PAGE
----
By Humphrey Carter
PALMA City Council and the Balearic government revealed yesterday that their favoured location for the new conference and congress centre is in the site of the GESA building on Palma's sea front. The construction of the new conference centre is one of the primary concerns of the new government which believes it is crucial to the further development of Balearic tourism and business. Palma City Development Councillor, Javier Rodrigo de Santos, said yesterday that the GESA site is ideal for the 22.000 square-metre project and also means that the re-development of Palma's sea front can go ahead as planned, leaving the Levante Industrial estate area for purely residential use. What was not made clear yesterday though was whether the centre would be built in existing waste ground or the project would include the demolition of the GESA building. De Santos added that such a prime location would help guarantee the success of the new convention centre, however he added that a few other sites, including the Moll Vell (Old Port) are still in with a chance as more than adequate alternative sites. But what is clear, is that the authorities want to push ahead with a sea front location.
De Santos added that the site will enable the convention centre to make maximum use of being close to the sea and the city centre as well as the old part of Palma. Before any final decision, Palma city council intends to hold a public debate on the project which, it is hoped, should be held within the next three months. A consortium is currently being set up to carry out a full viability and impact study of the GESA site as the home for the convention centre and examine the alternatives. Accompanied by Tourism Minister Juan Flaquer and Deputy Mayor of Palma, Francisca Bennássar, De Santos explained that the city council would however, not be able to afford to purchase the GESA site land and the convention hall would have to be included in the Palma sea front renovation plan in order to cover costs. Initially, the Levante Industrial Estate was thought to have been the ideal site, but with the first phase of the proposed convention centre covering an area of 11.000 square metres, the residential area has been ruled out for being too restricted. The city councillor said that once completed, it is envisaged the complex will cover twice the size.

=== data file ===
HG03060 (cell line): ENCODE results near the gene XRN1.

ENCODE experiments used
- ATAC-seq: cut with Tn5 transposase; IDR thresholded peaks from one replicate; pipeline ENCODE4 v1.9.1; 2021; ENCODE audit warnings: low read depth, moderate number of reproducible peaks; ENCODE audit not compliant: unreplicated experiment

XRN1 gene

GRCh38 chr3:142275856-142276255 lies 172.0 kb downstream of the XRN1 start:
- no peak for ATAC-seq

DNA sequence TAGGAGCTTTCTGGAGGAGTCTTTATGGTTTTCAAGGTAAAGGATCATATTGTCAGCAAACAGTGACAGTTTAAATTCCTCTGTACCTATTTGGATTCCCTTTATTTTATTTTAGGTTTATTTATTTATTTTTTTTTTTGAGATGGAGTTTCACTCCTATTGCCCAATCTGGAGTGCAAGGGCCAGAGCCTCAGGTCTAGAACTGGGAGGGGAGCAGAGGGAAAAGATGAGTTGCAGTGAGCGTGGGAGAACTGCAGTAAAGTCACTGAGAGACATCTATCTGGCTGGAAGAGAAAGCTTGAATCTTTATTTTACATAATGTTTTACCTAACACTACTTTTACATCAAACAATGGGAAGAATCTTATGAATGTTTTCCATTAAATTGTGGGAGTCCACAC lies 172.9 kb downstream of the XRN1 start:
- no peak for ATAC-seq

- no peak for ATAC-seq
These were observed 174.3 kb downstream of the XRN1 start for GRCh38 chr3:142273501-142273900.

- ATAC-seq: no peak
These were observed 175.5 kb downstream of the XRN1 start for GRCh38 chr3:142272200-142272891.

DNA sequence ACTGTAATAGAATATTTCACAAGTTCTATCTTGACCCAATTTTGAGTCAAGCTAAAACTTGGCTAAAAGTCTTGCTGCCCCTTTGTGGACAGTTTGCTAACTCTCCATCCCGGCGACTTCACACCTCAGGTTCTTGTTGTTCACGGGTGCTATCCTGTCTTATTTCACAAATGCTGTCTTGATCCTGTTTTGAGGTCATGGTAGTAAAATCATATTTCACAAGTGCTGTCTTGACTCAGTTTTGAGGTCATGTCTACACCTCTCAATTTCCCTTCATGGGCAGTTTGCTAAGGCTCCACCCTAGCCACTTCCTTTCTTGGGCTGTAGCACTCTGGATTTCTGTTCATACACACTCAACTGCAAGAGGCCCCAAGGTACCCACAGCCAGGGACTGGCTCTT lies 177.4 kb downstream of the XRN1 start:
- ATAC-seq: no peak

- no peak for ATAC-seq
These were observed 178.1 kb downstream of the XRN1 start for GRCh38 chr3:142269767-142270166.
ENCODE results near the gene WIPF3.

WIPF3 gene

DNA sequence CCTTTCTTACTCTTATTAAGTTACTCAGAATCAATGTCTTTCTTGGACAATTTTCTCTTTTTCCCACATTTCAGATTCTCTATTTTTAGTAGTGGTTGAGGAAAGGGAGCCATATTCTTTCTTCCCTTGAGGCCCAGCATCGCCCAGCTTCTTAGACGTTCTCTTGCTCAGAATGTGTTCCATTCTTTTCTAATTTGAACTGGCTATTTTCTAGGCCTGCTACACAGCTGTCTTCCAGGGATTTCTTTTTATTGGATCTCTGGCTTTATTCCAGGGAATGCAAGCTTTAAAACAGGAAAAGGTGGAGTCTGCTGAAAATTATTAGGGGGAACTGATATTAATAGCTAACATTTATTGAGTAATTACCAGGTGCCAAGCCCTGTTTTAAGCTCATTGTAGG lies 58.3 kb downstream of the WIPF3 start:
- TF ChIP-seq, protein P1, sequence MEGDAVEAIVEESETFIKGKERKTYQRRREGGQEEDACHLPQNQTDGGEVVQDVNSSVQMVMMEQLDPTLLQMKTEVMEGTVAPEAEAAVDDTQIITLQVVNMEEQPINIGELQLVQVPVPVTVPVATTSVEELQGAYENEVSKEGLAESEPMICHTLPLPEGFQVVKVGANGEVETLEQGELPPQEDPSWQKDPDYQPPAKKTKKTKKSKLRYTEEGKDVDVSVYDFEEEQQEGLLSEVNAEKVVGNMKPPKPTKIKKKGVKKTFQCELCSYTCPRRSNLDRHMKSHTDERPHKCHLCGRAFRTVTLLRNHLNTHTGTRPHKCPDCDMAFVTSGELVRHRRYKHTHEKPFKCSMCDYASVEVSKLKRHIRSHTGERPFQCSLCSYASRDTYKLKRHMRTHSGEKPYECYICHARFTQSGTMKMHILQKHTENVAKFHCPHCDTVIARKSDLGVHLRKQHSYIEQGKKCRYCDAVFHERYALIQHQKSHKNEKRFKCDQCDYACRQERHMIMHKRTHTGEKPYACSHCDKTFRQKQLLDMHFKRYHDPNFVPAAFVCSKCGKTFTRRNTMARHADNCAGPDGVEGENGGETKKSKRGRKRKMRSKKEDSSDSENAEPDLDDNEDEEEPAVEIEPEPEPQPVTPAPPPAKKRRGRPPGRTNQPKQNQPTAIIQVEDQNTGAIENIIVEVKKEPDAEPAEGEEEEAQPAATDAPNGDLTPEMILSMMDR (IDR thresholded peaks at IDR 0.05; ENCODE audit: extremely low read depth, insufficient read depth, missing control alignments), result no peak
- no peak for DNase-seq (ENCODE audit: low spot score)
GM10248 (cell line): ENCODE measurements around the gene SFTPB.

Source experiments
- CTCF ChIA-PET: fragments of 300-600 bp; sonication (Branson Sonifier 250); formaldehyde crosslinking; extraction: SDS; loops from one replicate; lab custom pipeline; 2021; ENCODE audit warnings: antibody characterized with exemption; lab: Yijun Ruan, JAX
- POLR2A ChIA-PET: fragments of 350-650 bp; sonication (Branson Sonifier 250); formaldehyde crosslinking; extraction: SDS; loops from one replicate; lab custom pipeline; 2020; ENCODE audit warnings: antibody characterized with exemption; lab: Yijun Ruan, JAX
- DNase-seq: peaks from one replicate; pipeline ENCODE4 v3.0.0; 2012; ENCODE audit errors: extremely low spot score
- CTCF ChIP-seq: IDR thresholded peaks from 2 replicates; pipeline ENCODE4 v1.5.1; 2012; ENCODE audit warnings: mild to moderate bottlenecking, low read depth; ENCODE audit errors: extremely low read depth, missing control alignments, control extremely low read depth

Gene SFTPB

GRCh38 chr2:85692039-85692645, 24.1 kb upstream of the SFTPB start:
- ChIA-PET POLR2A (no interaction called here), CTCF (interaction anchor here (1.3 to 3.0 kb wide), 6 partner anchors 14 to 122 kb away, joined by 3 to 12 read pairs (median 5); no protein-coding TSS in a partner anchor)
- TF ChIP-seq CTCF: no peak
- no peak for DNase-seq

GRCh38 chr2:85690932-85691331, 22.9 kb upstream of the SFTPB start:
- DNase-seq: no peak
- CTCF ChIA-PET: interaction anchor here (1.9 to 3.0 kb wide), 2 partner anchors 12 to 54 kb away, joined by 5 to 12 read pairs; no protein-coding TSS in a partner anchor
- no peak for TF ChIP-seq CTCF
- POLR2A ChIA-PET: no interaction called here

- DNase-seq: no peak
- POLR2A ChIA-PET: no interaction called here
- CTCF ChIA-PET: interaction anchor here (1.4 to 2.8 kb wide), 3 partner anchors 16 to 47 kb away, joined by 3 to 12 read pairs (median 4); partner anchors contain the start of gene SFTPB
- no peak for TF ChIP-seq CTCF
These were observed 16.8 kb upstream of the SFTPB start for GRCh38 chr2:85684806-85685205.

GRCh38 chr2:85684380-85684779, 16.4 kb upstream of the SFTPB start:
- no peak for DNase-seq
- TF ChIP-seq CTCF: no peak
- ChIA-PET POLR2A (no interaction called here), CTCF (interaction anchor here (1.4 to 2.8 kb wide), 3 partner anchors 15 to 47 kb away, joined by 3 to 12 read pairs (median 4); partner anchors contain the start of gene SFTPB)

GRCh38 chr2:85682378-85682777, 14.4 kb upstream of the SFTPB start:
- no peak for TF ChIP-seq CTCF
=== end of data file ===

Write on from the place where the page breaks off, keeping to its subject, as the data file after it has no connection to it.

Whichever site is finally chosen, the project will be funded by Palma City Council and the local government “that way the management remains in our hands,” Joan Flaquer said. The Tourism Minister said that the impact and viability study group will also be looking at conference centres around Spain and Europe and that the contract will be put up for international tender with around ten leading international architects invited to bid for the contract. De Santos said that it is hoped, work on the basic project will start at the beginning of 2005. “We're not going to build any old building,” Flaquer added. “We want to construct a large convention centre which will be an emblematic building for Palma and the Balearics and provide all the necessary facilities and services compatible with those anywhere in the world. “Otherwise it is not going to help off-season tourism and business,” he said.
Bennássar added that the city council and the government will be working together to promote the centre.


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